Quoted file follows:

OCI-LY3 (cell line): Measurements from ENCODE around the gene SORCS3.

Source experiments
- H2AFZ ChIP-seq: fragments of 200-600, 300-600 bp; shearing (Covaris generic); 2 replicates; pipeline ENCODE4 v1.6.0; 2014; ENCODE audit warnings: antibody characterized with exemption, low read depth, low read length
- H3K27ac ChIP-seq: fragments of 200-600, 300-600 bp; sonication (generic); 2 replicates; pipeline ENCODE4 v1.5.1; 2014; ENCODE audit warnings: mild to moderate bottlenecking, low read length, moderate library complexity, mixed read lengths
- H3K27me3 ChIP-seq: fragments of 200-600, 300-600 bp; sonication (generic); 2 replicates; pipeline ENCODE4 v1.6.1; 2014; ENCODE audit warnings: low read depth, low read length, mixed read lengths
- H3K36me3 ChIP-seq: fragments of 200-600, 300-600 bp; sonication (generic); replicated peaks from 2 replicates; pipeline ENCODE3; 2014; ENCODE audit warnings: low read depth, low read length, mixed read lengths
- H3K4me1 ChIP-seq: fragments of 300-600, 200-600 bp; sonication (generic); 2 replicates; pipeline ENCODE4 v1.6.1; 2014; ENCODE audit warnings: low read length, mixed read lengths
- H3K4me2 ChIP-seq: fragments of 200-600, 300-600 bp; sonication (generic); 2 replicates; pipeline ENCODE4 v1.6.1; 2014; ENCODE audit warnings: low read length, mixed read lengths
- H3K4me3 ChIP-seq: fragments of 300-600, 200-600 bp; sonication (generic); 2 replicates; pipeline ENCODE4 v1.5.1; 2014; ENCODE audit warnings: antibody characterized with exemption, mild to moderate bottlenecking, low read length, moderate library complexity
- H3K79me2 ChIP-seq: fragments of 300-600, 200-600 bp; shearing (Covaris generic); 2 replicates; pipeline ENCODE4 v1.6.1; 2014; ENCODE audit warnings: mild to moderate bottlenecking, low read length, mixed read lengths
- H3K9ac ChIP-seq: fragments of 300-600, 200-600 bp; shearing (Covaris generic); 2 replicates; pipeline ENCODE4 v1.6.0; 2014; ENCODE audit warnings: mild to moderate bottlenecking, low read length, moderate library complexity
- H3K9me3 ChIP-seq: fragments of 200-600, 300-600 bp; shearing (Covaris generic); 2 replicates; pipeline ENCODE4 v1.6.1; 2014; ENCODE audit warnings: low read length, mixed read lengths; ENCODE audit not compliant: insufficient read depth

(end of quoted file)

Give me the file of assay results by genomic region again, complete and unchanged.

OCI-LY3 (cell line): Measurements from ENCODE around the gene SORCS3.

Source experiments
- H2AFZ ChIP-seq: fragments of 200-600, 300-600 bp; shearing (Covaris generic); 2 replicates; pipeline ENCODE4 v1.6.0; 2014; ENCODE audit warnings: antibody characterized with exemption, low read depth, low read length
- H3K27ac ChIP-seq: fragments of 200-600, 300-600 bp; sonication (generic); 2 replicates; pipeline ENCODE4 v1.5.1; 2014; ENCODE audit warnings: mild to moderate bottlenecking, low read length, moderate library complexity, mixed read lengths
- H3K27me3 ChIP-seq: fragments of 200-600, 300-600 bp; sonication (generic); 2 replicates; pipeline ENCODE4 v1.6.1; 2014; ENCODE audit warnings: low read depth, low read length, mixed read lengths
- H3K36me3 ChIP-seq: fragments of 200-600, 300-600 bp; sonication (generic); replicated peaks from 2 replicates; pipeline ENCODE3; 2014; ENCODE audit warnings: low read depth, low read length, mixed read lengths
- H3K4me1 ChIP-seq: fragments of 300-600, 200-600 bp; sonication (generic); 2 replicates; pipeline ENCODE4 v1.6.1; 2014; ENCODE audit warnings: low read length, mixed read lengths
- H3K4me2 ChIP-seq: fragments of 200-600, 300-600 bp; sonication (generic); 2 replicates; pipeline ENCODE4 v1.6.1; 2014; ENCODE audit warnings: low read length, mixed read lengths
- H3K4me3 ChIP-seq: fragments of 300-600, 200-600 bp; sonication (generic); 2 replicates; pipeline ENCODE4 v1.5.1; 2014; ENCODE audit warnings: antibody characterized with exemption, mild to moderate bottlenecking, low read length, moderate library complexity
- H3K79me2 ChIP-seq: fragments of 300-600, 200-600 bp; shearing (Covaris generic); 2 replicates; pipeline ENCODE4 v1.6.1; 2014; ENCODE audit warnings: mild to moderate bottlenecking, low read length, mixed read lengths
- H3K9ac ChIP-seq: fragments of 300-600, 200-600 bp; shearing (Covaris generic); 2 replicates; pipeline ENCODE4 v1.6.0; 2014; ENCODE audit warnings: mild to moderate bottlenecking, low read length, moderate library complexity
- H3K9me3 ChIP-seq: fragments of 200-600, 300-600 bp; shearing (Covaris generic); 2 replicates; pipeline ENCODE4 v1.6.1; 2014; ENCODE audit warnings: low read length, mixed read lengths; ENCODE audit not compliant: insufficient read depth